Battling intrusive thoughts and depression - OCD Support

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Battling intrusive thoughts and depression

Ddpg94 profile image

Hello Im new here and I have been reading a lot of posts on here that describe somehow the way that I feel pretty much everyday since March 2018. I don't even know what to call it sometimes I get so confused, right now I am taking mertazipine for depression and I have just started therapy. First I started struggling with these horrible thoughts about God like blasphemy and bad things this bothered me a lot because I am christian so I got to the point of quitting work and seeing a psychiatrist who put me on 7 different medications that just had me sedated. A few months later the thought went away and a new one came along to completely ruin my life and disturb me like nothing else it was a sexual thought about me possibly hurting a child. I would read news all the time about stuff like that happening in the world and for some reason my brain pictured it and it got stuck it wouldn't go away I would cry for help I felt so lost and wrong for having that thought I couldn't understand why me I would never do anything like that the more I thought about how to get rid of it the worse it got to the point where I could not go to my sisters house because she has 3 little girls and I was horrified!! I spoke to my psychiatrist and he would just change my meds. A few months have gone by and I am doing a little better but Im really scared these thoughts might come back I feel so down sometimes I don't even want to get out of bed. I keep thinking why did this happen to me! I want to read stories of others that have gone through the same as me please help me understand I feel like nobody in my family knows how horrible this is they don't really understand that's why I came on here so others that have gone through the same as me help me please!

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8 Replies

I'm hoping that cognitive behaviour therapy will help you. That's an awful lot of medication you're taking. It may be necessary, and I'm certainly not qualified to say whether it is or it isn't, but you don't want something that just leaves you sedated. Medication and therapy combined are often very effective though.

One of the things with OCD is that it attacks you via the things that mean most to you, such as your Christian faith. It is clear that you care for children, particularly for your nieces, and would never do anything to harm a child. But OCD likes to make you doubt. The fact is that people with this type of OCD are very safe around children, in part because they are so horrified by harm to children. Don't feel that you can't go to your sister's or be with your nieces: they are perfectly safe with you.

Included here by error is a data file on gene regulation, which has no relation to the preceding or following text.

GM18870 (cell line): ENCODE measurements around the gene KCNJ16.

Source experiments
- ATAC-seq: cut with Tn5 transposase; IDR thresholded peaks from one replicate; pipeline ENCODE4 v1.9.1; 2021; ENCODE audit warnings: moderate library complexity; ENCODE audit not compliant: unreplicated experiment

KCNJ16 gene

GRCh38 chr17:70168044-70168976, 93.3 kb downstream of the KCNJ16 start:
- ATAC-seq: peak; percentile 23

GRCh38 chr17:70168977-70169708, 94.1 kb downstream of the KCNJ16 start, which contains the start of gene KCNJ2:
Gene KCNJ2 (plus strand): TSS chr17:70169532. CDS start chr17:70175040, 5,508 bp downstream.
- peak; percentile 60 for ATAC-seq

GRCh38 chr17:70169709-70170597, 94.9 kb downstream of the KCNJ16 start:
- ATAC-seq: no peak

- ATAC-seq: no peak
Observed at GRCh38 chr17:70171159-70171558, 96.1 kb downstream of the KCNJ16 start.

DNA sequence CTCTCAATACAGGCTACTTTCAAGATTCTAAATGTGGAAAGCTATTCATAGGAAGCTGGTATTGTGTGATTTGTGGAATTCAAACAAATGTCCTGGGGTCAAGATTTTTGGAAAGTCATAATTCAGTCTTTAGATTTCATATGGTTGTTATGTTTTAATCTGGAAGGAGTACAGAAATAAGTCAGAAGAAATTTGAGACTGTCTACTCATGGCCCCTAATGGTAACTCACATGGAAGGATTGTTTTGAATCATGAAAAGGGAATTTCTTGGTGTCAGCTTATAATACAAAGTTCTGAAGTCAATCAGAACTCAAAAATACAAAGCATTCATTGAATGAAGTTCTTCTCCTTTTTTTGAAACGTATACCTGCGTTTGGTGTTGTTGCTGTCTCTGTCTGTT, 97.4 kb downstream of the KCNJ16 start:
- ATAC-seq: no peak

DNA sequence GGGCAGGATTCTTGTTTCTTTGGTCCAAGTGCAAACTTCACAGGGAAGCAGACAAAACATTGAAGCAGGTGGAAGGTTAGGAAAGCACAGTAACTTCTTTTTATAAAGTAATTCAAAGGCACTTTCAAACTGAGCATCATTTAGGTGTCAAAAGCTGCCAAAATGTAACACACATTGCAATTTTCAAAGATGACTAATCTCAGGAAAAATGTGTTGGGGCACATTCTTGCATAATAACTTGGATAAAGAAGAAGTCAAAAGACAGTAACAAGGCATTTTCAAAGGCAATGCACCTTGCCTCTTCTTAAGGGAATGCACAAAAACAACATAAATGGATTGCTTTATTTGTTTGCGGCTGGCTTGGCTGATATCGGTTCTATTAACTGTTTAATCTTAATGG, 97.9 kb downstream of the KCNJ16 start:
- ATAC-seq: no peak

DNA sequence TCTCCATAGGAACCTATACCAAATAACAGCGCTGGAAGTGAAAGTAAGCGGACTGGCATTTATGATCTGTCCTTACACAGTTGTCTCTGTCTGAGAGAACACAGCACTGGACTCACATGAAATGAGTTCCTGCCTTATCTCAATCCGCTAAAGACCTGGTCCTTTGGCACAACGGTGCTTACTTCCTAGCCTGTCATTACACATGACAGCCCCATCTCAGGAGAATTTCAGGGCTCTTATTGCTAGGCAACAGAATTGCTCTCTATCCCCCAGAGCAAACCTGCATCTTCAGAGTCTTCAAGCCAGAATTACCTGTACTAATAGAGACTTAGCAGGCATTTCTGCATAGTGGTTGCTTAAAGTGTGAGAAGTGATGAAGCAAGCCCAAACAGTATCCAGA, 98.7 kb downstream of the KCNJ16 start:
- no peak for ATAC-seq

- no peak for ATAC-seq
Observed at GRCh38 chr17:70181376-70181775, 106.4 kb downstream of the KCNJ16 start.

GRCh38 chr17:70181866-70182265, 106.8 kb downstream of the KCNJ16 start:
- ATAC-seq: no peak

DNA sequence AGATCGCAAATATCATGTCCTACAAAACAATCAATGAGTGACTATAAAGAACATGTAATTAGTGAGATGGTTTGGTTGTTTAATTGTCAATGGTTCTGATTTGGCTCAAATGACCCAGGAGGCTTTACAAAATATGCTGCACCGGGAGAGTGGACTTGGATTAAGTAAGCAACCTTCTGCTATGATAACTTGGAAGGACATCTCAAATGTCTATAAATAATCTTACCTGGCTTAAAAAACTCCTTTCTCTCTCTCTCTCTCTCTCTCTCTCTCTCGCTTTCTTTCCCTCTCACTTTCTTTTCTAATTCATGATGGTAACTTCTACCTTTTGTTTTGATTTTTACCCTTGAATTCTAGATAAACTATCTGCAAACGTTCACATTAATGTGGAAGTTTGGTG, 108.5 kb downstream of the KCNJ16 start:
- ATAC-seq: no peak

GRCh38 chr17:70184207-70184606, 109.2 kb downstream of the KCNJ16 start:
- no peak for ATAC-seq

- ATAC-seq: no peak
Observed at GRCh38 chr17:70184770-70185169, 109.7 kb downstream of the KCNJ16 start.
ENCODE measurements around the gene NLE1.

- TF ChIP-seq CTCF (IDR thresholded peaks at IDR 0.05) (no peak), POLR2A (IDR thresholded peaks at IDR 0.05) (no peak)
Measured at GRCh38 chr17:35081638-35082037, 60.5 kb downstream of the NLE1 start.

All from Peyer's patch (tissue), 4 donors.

Some famous theologians, including John Bunyan and Martin Luther have left documents which indicate that they may have suffered from the sort of 'blasphemy' OCD that you have. So please don't think that you're alone in this, or that there is something wrong with your attitudes to your faith. There are some case histories in Overcoming Obsessive Compulsive Disorder, and I attach a file you can download.

Do read the whole thing as well, as it will explain how OCD likes to put doubt in your mind and manipulate and bully you.

I do hope that your therapist can help. Always remember that OCD is a fluctuating condition and that you won't always feel as bad as you do now.

Ddpg94 profile image
Ddpg94 in reply to Sallyskins

Hi thank you so much for your response it really helped me although I have been told sort of the same thing many times I feel like it goes in one ear and comes out the other and the next day I am back again to feeling so wrong and bad about these thoughts. I am no longer taking that many medications just one antidepressant which is helping out a bit but slowing me down at the same time that's the only thing I don't like about it. I have an appointment tomorrow with my therapist and hopefully going will help! I thank God I found this website and know that I am not alone in this thank you so much for your response I really appreciate it. I will be updating on how I do with the therapy and the medication.

Sallyskins profile image
Sallyskins in reply to Ddpg94

Do let us know how you get on!

Ddpg94 profile image
Ddpg94 in reply to Sallyskins

Hello I am currently on my third day of new medication for depression and anxiety. I feel kind of sick maybe its the withdrawal from the last medication. Today I woke up and felt like I didn't want to do anything. This past week has been bad I cry almost everyday. I can nearly stand being with my mom because I feel mad at her and just want to cry I feel like she's my mom she needs to help this go away, I know its crazy she can't make this go away but that's how I feel. I also feel so anxious because I tell my boyfriend everything he is so understanding every thought I have I feel like if I don't say it to someone I can't go on I don't know why I am like this but my brain has literally gotten to the point where sometimes it makes me think super ridiculous things that I can't even say out loud because I am embarrassed. He is so good about it he always tells me just say it I won't judge you but then my brain trys to think of something worse!! I am tired of living like this I am just glad I have him by my side. Sometimes I wake up and feel like my life has no meaning whatsoever. I am so scared of my mind. I have been going to therapy but the last time I went he just put on some videos on CBT and we did a worksheet and that was it, I don't know if its helping me. I want my life back I want to be happy again and I Don't want to take medication anymore I feel like I am destroying my brain and my body.